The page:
A tower changes the outlook of wood drying
Beech is the most common deciduous tree in Switzerland. Its wood is primarily used as a fuel, but also has great potential in the construction sector. ZHAW researchers are working on a previously unused method of drying the wood in an environmentally friendly and rapid manner in order to use it for new applications.
Together with the wood construction company Natürlich Meister Holzart GmbH, researchers and students from the ZHAW Institute of Energy Systems and Fluid Engineering (IEFE) under the direction of Markus Weber Sutter are working on a drying tower for beech logs. This literally turns the storage and drying of wood upside down. Today, tree trunks are usually stored and dried lying down, which requires a great deal of energy. The drying tower, however, should function without any external energy input and stores the logs upright. Thomas Meister is the initiator of this project, which is financially supported by Innosuisse. He says: "With the first tests we have only shown that a beech trunk stored upright does not suffocate. Thanks to the cooperation with the IEFE, we can now improve the conditions for fast and efficient timber drying".
A little brother for research
Natürlich Meister Holzart has been using a prototype drying tower for some time now. It is approximately 16 meters high and stands on a base of 25 square meters. There is still room for improvement in this system, as IEFE researcher Anastasia Purschwitz explains: "Moisture enters the tower from below; and the airflow that is supposed to pass through the tower and dry the logs is not yet sufficient". In order to optimize the tower to these aspects, the timber construction company and the IEFE have built a four-meter high model tower which copies the original. This project, on which the two students Roger Junker and Ivo Fust worked together, is now complete. Next spring, two additional small towers are to be built as part of a follow-up project. "On these we can realize our ideas with little effort", Thomas Meister is confident.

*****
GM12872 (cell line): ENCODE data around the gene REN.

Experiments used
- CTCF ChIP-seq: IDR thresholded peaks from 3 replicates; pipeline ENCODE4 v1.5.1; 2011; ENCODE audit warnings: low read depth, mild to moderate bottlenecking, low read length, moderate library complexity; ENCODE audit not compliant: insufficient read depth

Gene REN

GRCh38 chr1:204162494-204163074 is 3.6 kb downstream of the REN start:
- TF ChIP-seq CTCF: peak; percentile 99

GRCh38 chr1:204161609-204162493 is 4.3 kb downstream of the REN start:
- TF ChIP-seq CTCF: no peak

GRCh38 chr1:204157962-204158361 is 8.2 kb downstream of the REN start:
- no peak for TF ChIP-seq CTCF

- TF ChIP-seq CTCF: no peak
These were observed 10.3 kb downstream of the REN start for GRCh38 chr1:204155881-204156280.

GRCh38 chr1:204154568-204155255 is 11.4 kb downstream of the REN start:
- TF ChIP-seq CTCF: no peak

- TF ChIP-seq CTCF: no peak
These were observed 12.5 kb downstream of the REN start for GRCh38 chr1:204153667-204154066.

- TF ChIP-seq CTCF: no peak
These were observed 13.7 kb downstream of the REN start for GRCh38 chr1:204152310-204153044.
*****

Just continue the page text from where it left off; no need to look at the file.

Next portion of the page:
The IEFE researchers will measure very different aspects at the three test towers. "We will determine solar radiation and wind speed in order to measure the external weather conditions", explains Anastasia Purschwitz. In addition, instruments are installed in the towers at various heights to record the flow velocity, humidity, temperature and pressure. "This enables us to identify the amount of moisture which is discharged from the logs over time," says Anastasia Purschwitz, and adds: "The aim is to find out the most efficient conditions for the drying process."
Different ideas, one goal
Anastasia Purschwitz and her colleagues have developed various approaches which will be tried out in the coming year. One of them: "We will position the towers according to the points of the compass in order to ensure that as much sunlight as possible hits their sides". Another change concerns the façade. Instead of corrugated sheet metal, it will be made of special absorber sheets on one of the test towers. Another tower will be painted black. Both measures serve to make better use of the sun's energy for drying. "Furthermore, the towers are to be optimized for better air flow, especially in the middle," explains Anastasia Purschwitz. This is to be achieved with felt mats which divert the air into the interior of the tower.
Wide range of applications
Once the beech wood has dried, it can be used in many different ways. The often criticised strength of this underestimated building material offers many advantages: With beech wood, constructions can be kept comparatively slim. Thomas Meister knows the market niches into which beech wood will one day be able to penetrate: "Its structural properties make it ideal for use in multi-storey building construction. Thus there is no need to worry about beech, which is the predominant tree species from the Black Sea to the North Sea. If it is properly stored, dried and processed, it is a real alternative in the future building construction.